The Medal of Honor franchise returns after a massive slump of lackluster titles failed to maintain the interest of the series’ original glory, and this time it looks like it means business. Like an old war veteran, the Medal of Honor series can go on and on about the glory days, but we all know that none of that matters as much as your last credit roll.

Due to Medal of Honor using two completely separate engines for the campaign and multiplayer, I have separated the two and even split the scores into two to help you make your decision.

It’s a 2-for-1 special review, what a bargain! Hit the jump to see it all.

I’m going to kick-start this review by pointing out a few very obvious issues that Medal of Honor has. One issue is called Modern Warfare 2, the other is called Battlefield: Bad Company 2 and to make things even more peachy, there is a near-future issue called Call of Duty: Black Ops.

There, it’s all out in the open. No clever tactics to steer my review around the straight out fact that before the game’s first developer meeting had even had its coffee served, the entire team knew what they were going up against, and it’ was always going to be a tough fight.

Medal of Honor is split into two very distinct parts, single player and multiplayer. While you may think that this is the standard in this day and age, I would say that they are two completely different games. The single player campaign and multiplayer modes were created by two different developers, using different graphics engines and even different gameplay mechanics.


Single Player campaign

The single player puts you in the shoes of a couple of different soldiers in the current day Middle East situation and has you shifting between them over the course of the game. While you may think that you have seen that sort of thing before in other games, Medal of Honor allows the gameplay to smoothly flow into the next bits of story as units or squads interact with each other, or are the reason that the next squad could continue.

As an example, you may be on the ground with a bunch of marines, only to have your butts saved by a special forces team, and will then continue on with them and so on. I found it to be a great way to continue on the path of the campaign, not to mention that it allowed for good variety throughout the campaign.

Truth be told, I really enjoyed the single player campaign a lot. Variety was great and included night time stealth missions, massive battles, chopper gunning, quad bike driving and even some long distance sniping.

The overall pace of Medal of Honor’s campaign is slightly slower usual. It isn’t by any means a combat simulator like A.R.M.A or Operation Flashpoint, but at the same time its a good touch slower than the blockbuster-esque nature of Modern Warfare 2. I found he change of pace to be quite pleasant, as well as have a much more personal feeling with regards to the other members of my in-game units.

Visually the single player campaign ranges from a decent looking shooter, to an absolute stunner depending on the level you are on. The majority of the campaign looks great and runs well but there are certain instances here and there where something special might happen on screen, leaving you gawking.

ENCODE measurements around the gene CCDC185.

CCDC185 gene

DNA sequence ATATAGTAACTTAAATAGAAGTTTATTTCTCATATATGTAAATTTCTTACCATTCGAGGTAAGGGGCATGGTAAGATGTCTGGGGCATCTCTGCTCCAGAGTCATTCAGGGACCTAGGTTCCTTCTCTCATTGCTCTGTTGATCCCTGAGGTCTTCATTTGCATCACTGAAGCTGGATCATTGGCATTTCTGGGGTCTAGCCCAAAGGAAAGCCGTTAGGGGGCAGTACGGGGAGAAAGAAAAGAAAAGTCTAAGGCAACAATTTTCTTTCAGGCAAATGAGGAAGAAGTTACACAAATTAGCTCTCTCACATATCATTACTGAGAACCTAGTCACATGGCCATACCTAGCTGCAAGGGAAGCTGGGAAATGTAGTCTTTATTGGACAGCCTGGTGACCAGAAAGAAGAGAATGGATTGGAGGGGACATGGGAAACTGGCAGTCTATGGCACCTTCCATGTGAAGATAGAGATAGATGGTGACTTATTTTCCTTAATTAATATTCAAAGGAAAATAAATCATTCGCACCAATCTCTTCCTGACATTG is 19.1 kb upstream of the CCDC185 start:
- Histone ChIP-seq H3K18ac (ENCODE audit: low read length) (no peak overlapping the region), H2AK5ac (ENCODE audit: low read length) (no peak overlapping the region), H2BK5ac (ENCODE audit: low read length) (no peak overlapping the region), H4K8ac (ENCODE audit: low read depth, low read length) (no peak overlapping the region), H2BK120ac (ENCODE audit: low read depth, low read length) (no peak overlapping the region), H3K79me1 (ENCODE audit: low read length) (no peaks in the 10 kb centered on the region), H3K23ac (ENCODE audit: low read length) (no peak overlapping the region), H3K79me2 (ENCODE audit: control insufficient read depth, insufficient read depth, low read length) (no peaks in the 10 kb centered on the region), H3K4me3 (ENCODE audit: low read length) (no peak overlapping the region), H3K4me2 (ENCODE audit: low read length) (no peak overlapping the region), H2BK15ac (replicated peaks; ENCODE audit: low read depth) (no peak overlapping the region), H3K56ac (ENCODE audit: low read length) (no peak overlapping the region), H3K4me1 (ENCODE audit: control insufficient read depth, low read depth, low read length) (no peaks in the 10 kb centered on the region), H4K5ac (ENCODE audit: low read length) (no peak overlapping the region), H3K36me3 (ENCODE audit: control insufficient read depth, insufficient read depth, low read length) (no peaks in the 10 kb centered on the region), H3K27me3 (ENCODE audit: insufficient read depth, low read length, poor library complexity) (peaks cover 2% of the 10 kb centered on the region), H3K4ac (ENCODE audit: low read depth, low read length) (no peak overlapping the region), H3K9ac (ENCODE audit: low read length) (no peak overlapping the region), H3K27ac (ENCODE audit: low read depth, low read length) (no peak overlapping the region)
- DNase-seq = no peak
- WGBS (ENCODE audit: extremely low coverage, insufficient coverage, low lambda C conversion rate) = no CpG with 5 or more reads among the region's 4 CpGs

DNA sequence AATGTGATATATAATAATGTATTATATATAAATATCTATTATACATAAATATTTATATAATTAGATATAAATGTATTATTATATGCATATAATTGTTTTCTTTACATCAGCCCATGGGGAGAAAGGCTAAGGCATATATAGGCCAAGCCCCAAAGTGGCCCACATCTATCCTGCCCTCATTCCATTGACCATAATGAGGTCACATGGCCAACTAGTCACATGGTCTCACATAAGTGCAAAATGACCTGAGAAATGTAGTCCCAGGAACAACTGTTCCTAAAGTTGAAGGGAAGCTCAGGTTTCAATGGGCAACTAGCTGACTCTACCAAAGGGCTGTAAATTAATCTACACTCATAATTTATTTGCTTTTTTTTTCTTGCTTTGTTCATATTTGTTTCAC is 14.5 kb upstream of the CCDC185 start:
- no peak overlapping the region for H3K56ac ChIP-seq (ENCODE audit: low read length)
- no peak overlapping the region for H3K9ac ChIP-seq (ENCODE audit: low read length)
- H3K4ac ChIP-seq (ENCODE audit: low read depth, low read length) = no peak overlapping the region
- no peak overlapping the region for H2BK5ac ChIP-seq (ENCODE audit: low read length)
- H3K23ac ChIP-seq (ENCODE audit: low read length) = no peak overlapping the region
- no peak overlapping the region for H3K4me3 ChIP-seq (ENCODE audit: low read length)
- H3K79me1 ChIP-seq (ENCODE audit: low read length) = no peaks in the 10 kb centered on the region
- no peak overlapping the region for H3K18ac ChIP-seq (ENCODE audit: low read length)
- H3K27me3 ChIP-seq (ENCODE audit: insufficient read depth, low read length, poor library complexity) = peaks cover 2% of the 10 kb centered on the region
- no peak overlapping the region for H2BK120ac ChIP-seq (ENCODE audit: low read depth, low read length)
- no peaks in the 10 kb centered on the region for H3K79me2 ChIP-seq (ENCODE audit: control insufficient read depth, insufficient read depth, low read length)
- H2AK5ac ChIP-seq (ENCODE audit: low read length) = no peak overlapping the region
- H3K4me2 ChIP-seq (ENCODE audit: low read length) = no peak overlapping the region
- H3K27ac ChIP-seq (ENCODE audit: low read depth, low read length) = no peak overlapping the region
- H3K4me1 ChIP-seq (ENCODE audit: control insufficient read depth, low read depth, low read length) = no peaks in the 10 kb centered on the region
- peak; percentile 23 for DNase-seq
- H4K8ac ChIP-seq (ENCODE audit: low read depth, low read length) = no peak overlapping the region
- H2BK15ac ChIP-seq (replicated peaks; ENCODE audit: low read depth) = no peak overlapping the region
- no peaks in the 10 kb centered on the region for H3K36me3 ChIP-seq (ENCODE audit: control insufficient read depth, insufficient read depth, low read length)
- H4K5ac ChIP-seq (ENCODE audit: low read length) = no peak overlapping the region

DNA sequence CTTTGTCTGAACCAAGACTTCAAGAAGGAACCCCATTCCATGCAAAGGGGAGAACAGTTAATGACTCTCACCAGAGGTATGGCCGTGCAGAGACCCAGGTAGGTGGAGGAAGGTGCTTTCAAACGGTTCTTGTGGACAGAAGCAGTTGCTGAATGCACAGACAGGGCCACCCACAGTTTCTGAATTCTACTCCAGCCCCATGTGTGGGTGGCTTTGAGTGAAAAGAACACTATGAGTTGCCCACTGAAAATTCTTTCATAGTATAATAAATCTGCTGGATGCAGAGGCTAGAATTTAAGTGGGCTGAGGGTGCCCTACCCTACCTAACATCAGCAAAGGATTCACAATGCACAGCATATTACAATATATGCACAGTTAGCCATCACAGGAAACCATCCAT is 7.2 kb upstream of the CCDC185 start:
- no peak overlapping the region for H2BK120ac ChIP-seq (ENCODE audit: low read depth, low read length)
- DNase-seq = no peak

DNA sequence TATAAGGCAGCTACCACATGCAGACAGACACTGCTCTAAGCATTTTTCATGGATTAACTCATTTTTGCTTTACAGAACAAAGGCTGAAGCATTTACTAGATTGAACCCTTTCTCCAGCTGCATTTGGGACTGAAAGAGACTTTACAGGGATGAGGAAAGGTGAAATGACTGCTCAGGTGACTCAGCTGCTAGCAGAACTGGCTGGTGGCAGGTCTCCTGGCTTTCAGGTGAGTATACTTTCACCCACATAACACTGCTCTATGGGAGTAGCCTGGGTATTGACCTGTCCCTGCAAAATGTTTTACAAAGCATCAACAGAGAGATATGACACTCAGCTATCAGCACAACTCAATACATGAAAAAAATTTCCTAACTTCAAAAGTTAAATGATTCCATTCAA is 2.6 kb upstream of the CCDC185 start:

On that same note some nice little touches have been implemented, such as massive explosions causing dirt and stones to come raining down from the sky. If you are packing a decent TV and a beefy surround sound system you will really appreciate a huge explosion that lights up the room, only to have dust take over, darkening the whole scene as you hear the pitter-patter of dust clods and small stones landing all around you. Add to that some good voice acting from the cast and you have yourself a great sounding game as well.

The only major downside to the campaign mode was that it ran a little short at only around 5, maybe 6 hours and was riddled with a few glitches and bugs here and there like enemies suddenly appearing out of cover.

Controls in the single player are almost all the way that you would expect them to be from a modern console shooter and everything is pretty much where you expect it to be on the controller as well. Guns in Medal of Honor’s campaign do have a fantastically solid feeling to them though, further enhanced by sound effects and spot-on controller rumble.

There is one addition to the gameplay however, that had me very impressed.

The Medal of Honor series has brought back the ability to lean, but rather than just bring it back, they have improved it greatly. By holding the left bumper and using your thumbstick, you are able to not only lean your view left and right, but can also alter your height all at the same time. This lean system felt like it gave me amazing freedom as a player in an FPS, as I was able to move my body around cover just as I would in real life, peeking over cover slowly, looking out the sides to take some shots or even just keeping my head down while reloading.

Being able to control your height with an analogue stick while simultaneously being able to lean really made a big impact on me, and it’s a system that I am hoping will be adopted and streamlined by just about everyone in future. In its current state you might find your fingers getting tied into knots, but once you get used to it, it really improves the immersive feeling of the game.

Last Updated: October 19, 2010

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Medal of Honor

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